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About Location

Bruges (Flemish Brugge, French Bruges), the old capital of Flanders and an arch bishopric since 1559, is located on the little river Reie 12km/7.5miles south of the port of Zeebrugge to which it is linked by the Boudewijn-Kanaal. Other canals connect Bruges with Ostende, Nieuwpoort, Veurne, Ghent and Sluis

Despite the addition of new building and the loss of its old town walls (all but four towers having been demolished since the mid 19th C. to make way for traffic), Bruges with its perfectly preserved medieval town center remains a tourist dream, a magnet drawing more than two million visitors a year. But the town does have thriving industries as well - steel works, calico mills, furniture factories, prefabricated cement works and yeast, paint, television set and outboard engine manufacturers. Bobbin lace, for which Bruges has long been famous, continues to be important. Complementing all this industry is a strong service sector which makes a significant contribution to the local economy. The chief commodities passing through the port of Zeebrugge - the second largest fishing port in Belgium - are crude oil, coal, iron ore, packaged goods and meat.

In addition to its Academy of Fine Arts and its Chamber of Commerce and Industry, Bruges is also proud to play host to the College of Europe.

Surprisingly little is known about the early history of Bruges. There is mention of a "Municipium Brugense" in documents dating from the seventh C. but the name itself seems to have originated with the Vikings who landed at the mouth of the Reie ("bruggja" = place of embarkation). Rather more certain is that Baldwin I (Iron Arm), who died about 879 and who was the founder of the powerful dynasty of Flemish counts and a son-in-law of Charles the Bald of France, built himself a castle here. Trade gradually flourished until Robert the Frisian (died 1093) made the town his capital.

During the 12th and 13th centuries, when still linked by the Reie to the North Sea via the inlet known as the Zwin, Bruges evolved into one of the principal trading cities of the medieval world.

How to Reach

By Air

To get to Bruges via air, visitors must fly to Brussels International Airport then transfer by ground transportation. Bruges is located 110kms from Brussels and the journey can be made in around about an hour. Ground transportation options out of Brussels Airport include trains, buses, hire cars and taxis. Unless you intend to drive, rail is the best option for getting to Bruges from Brussels.

By Rail

Rail services operated by Belgian National Railways connect Bruges with major Belgian cities including Brussels, Antwerp and Ghent. There are also connections with cross-Channel ferry services at Ostend and Zeebrugge. From Paris, the Thalys high-speed train service goes direct from Brussels to Bruges, while a similar service from Amsterdam via Brussels is also available.

By Bus

The Eurolines bus company provides connections with Bruges from all over Europe, with daily services from London's Victoria Coach Station travelling via the Channel Tunnel.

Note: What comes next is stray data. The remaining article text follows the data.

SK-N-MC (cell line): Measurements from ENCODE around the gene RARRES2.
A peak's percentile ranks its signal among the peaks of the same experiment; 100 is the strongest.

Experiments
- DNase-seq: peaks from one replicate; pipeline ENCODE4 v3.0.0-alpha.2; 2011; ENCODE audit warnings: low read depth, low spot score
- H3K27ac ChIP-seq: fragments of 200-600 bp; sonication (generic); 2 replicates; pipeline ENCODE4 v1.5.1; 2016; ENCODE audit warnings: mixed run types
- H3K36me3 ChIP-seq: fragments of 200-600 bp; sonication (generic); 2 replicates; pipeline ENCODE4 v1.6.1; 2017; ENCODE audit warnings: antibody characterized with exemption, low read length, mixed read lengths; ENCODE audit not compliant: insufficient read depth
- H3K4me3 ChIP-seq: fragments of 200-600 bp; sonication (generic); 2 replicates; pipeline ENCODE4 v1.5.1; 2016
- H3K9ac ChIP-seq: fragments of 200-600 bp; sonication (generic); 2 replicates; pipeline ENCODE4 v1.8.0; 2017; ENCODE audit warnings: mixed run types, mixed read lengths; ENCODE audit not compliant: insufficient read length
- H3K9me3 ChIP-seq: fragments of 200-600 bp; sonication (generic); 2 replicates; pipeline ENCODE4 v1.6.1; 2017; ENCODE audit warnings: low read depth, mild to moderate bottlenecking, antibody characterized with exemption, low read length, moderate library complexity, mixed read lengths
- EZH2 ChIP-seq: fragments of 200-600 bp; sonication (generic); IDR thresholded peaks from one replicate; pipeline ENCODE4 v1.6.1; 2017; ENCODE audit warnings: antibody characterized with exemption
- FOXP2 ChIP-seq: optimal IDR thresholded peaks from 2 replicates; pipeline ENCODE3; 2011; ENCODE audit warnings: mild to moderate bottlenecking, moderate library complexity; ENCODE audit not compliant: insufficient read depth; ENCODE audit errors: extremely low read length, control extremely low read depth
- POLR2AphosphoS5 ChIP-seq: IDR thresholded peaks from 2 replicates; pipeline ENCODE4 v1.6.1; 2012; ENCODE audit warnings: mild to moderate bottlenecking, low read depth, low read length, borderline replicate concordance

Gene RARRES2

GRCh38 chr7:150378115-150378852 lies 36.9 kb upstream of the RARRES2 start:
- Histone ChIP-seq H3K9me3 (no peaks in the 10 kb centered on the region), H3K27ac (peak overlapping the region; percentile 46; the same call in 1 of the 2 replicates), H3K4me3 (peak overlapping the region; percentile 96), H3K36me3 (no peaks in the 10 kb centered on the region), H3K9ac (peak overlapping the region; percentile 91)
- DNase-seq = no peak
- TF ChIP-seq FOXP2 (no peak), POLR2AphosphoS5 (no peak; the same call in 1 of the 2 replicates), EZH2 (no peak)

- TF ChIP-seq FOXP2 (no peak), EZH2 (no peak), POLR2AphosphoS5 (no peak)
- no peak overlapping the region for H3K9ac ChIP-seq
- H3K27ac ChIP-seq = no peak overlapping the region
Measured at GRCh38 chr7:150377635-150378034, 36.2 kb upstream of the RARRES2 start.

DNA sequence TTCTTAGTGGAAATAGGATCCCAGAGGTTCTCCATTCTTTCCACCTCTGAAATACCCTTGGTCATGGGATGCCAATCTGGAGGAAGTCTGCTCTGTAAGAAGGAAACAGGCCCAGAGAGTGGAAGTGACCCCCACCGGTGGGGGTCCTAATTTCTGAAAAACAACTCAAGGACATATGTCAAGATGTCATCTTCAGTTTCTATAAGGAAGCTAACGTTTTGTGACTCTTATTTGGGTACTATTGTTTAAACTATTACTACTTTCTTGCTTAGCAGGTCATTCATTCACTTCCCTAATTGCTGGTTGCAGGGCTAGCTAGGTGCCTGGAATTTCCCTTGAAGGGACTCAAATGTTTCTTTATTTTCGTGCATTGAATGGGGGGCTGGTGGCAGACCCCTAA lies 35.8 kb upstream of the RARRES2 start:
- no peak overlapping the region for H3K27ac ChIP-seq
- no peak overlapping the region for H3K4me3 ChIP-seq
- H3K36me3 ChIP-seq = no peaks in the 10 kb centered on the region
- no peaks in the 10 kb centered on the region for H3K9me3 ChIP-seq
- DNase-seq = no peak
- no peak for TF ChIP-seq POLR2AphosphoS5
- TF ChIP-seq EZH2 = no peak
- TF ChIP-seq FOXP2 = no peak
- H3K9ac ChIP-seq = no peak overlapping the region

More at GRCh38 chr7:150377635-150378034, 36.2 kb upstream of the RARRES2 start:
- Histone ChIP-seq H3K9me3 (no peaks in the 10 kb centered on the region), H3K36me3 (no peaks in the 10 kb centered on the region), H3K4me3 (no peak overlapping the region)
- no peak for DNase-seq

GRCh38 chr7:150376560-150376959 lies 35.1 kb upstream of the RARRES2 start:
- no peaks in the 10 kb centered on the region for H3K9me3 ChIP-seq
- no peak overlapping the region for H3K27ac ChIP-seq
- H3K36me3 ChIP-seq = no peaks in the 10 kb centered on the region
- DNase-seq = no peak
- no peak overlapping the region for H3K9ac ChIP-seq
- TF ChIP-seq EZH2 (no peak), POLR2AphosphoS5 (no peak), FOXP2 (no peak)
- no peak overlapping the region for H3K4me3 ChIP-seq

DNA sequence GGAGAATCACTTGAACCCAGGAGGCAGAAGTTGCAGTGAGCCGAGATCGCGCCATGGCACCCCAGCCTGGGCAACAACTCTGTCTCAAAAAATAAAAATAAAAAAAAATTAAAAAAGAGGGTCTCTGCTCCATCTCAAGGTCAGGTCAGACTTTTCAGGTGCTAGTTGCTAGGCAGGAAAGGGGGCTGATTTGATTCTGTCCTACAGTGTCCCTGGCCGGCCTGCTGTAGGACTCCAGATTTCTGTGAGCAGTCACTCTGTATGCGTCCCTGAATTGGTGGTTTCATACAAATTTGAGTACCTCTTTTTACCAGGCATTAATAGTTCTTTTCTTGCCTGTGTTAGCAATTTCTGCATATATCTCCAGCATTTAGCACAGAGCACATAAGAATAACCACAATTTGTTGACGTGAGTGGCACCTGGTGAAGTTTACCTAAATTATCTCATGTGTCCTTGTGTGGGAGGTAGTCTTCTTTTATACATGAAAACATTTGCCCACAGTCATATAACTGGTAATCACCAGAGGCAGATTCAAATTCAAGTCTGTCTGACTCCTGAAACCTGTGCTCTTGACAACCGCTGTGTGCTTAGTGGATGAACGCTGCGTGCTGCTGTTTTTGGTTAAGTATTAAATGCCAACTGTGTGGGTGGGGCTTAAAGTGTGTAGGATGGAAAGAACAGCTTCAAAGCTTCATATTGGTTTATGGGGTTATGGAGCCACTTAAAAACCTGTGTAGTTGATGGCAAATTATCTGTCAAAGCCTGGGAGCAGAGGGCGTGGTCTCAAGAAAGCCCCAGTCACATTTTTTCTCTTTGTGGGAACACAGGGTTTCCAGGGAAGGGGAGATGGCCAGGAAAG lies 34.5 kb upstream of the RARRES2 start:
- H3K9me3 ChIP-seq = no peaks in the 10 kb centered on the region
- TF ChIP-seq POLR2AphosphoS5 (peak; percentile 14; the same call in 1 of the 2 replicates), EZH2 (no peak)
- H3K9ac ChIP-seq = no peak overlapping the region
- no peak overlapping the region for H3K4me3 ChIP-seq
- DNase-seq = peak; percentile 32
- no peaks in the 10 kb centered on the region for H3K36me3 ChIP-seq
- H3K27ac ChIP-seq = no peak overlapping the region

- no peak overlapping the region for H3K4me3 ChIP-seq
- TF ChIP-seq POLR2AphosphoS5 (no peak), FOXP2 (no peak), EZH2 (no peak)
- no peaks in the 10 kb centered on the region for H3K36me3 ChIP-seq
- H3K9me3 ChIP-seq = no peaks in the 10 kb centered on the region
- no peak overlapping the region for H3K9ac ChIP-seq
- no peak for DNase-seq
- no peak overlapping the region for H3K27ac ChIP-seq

By Car

From Folkestone in England, you can get to Calais with your car via the Eurotunnel then by taking the E40 motorway to Bruges via Ostend. From Lille in France, the E403 motorway leads to Bruges.

Key places to visit
Groeninge Museum, The Belfry Tower, Church of Our Lady, Sint-Jansspitaal, Historic Centre


Places to Visit

Groeninge Museum

To the left of No. 12 Dijver an entrance leads from the quay to the Groeninge Museum (Stedelijk Museum voor Schone Kunst) tucked away behind. In addition to its excellent endowment of Old Flemish paintings the museum incorporates a gallery of modern art and a superb collection of views of old Bruges.

The first five rooms of the museum are the ones most likely to claim the visitor's attention however, containing as they do some quite exceptional paintings by Old Flemish masters.

The Belfry Tower

Situated in Markt Square, the chimes of the Belfry can be heard all over the city. Overlooking the square, the impressive tower has 390 steps, open to energetic tourists. Built in the 13th century, the tower contains 47 bells and lives up to its reputation for playing some delightful tunes on the hour. Views from the top are impressive and not to be missed.

Church of Our Lady

Housing Michelangelos Madonna and Child statue, this church attracts hordes of visitors annually. The richly ornate interior also boasts a beautiful altar and a painting of the Last Supper as well as others by important Flemish painters from the 16th century. The spire stands 22 metres tall, with the exterior incorporating elements of Romanesque and Gothic styles.


Immediately opposite the west door of the Onze Lieve Vrouwkerk stands the oldest building in Bruges, the Sint-Jansspitaal founded in the 12th C. The tympanum over the bricked up gate to the left of the Mariastraat entrance, embellished with reliefs showing the Virgin, bears the date 1270. Inside the ancient building, in what were once wards, an exhibition of documents, surgical instruments etc. charts the hospital's history. The old dispensary adjacent to the wards has also been preserved.\

Historic Centre

The historic centre of Bruges is the main focus of all tourist activity here and no visit to the centre is complete without a walking or boat tour to appreciate the wonderful architecture on offer here. The medieval and Gothic constructions can be seen on every corner, and the citys former status as a commercial and trading capital is evident on these stunning buildings. Get a good map and tour on foot, or head to the canals just behind the main square to see the city from a different perspective.

Right Time to Visit

Information not available


November - January -> -1(°C) - Winter
May - July -> 12(°C) - Summer


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